On the heritage trail in Leeds

More edited highlights from the summer workload as part of an ongoing series.

This week I’m exploring heritage and urban regeneration in Leeds.

View of Leeds from Leeds City Museum

Designer labels

On a busy Saturday morning in the city’s Victoria Quarter, it is clear how Leeds has since been reborn: cappuccinos are frothed, designer labels displayed and shoppers enticed by the likes of Ted Baker and Vivienne Westwood.

The first Harvey Nichols to open outside London does brisk business. Crucially, the old heritage architecture of Frank Matcham’s flamboyant arcades and the sense of modern-urban style blend seamlessly.

Today, Leeds has recovered its civic pride and it’s not shy to flaunt it.

Dr Kevin Grady, Director of the Leeds Civic Trust, says: “I firmly believe if you stand at the top of Briggate and look down, you get the same sense as standing at the top of Las Ramblas in Barcelona.”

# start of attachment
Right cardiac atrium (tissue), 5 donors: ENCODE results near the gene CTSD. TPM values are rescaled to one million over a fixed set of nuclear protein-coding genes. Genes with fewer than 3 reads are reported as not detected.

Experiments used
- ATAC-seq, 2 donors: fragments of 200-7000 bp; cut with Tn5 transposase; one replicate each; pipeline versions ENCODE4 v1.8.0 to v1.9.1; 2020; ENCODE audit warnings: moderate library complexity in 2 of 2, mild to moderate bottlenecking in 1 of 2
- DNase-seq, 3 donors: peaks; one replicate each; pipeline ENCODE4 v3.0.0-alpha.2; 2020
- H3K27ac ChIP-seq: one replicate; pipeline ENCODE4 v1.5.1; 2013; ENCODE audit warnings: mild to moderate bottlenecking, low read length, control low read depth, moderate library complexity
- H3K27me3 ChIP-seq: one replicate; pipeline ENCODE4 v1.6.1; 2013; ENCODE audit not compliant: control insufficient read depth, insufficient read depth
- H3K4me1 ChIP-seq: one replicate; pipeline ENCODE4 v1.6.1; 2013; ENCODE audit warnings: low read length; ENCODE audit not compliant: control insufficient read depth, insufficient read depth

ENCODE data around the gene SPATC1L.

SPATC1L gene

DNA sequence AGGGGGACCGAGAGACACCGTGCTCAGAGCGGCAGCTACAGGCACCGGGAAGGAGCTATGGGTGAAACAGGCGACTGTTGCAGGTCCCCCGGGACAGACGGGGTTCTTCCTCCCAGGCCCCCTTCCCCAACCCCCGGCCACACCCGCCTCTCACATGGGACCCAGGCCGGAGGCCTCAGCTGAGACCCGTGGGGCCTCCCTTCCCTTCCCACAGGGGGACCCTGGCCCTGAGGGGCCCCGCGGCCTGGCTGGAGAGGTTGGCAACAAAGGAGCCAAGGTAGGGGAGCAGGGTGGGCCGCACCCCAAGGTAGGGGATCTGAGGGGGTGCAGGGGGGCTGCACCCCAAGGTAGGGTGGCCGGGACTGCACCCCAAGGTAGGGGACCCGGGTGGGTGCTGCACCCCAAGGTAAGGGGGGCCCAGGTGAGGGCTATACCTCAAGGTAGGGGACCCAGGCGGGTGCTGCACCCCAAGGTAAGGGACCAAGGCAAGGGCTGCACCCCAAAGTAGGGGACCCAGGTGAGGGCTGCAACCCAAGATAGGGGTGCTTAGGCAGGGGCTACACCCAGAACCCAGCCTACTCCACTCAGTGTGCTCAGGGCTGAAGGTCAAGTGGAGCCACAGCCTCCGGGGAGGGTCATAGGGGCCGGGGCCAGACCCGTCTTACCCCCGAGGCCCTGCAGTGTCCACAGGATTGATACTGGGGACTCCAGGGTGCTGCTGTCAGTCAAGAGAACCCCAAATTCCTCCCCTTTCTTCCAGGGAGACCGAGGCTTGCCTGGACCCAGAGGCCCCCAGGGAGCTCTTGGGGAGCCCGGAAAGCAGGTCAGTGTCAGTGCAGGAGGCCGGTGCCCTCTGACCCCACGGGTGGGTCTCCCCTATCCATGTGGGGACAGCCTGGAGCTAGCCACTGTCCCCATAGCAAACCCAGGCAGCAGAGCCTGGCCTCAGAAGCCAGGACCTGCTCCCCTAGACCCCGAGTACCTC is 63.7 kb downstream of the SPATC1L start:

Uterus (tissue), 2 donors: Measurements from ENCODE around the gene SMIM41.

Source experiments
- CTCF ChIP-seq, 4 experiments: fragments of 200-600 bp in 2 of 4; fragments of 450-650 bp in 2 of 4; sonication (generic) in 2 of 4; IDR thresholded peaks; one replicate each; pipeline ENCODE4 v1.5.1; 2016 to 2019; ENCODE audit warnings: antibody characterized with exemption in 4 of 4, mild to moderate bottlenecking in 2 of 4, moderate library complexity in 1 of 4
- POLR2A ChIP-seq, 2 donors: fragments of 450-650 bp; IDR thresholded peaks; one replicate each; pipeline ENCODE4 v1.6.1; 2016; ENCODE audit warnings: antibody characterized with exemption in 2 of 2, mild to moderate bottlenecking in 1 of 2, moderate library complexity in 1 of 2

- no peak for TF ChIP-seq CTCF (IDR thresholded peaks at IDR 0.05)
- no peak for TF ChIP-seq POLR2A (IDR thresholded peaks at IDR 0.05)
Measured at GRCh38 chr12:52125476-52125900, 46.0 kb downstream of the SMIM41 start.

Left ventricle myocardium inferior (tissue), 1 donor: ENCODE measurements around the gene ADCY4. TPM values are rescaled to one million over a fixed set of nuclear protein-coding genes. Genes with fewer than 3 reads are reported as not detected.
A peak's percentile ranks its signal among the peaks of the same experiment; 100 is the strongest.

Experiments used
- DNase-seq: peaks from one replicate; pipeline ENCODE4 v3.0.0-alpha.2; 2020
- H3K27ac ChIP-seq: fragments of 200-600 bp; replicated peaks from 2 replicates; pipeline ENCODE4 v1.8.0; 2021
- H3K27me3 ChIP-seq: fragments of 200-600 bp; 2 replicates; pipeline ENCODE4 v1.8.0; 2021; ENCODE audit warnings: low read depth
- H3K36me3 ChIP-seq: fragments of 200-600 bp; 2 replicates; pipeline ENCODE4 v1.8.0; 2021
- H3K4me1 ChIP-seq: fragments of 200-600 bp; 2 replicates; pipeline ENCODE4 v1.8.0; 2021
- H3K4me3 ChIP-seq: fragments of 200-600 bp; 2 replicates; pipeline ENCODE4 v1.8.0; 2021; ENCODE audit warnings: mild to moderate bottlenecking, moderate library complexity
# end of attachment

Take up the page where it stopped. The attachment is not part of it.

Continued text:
The heart of Leeds

With the tide of regeneration washing through the city, it’s easy to think of Leeds as a very organic city, but one history-rich little alleyway off Briggate remains virtually untouched by modernity.

Whitelocks, licence first granted in 1715

Whitelocks is the oldest pub in Leeds and it is listed on CAMRA’s national inventory as a pub of special merit. John Betjeman described it as “the very heart of Leeds”.

With its stained-glass windows, Art Deco ‘Luncheon Bar’ sign and Yorkshire’s Black Sheep ale on tap, it retains the ambiance of its Victorian heyday and offers an oasis of real ale and home-cooked food.

Long may it remain a little corner of the city that will be forever Leeds.

Read more

Check out the August issue of Heritage magazine for the full story.

Update: for bookings, see the website Citybreaks.co.uk.


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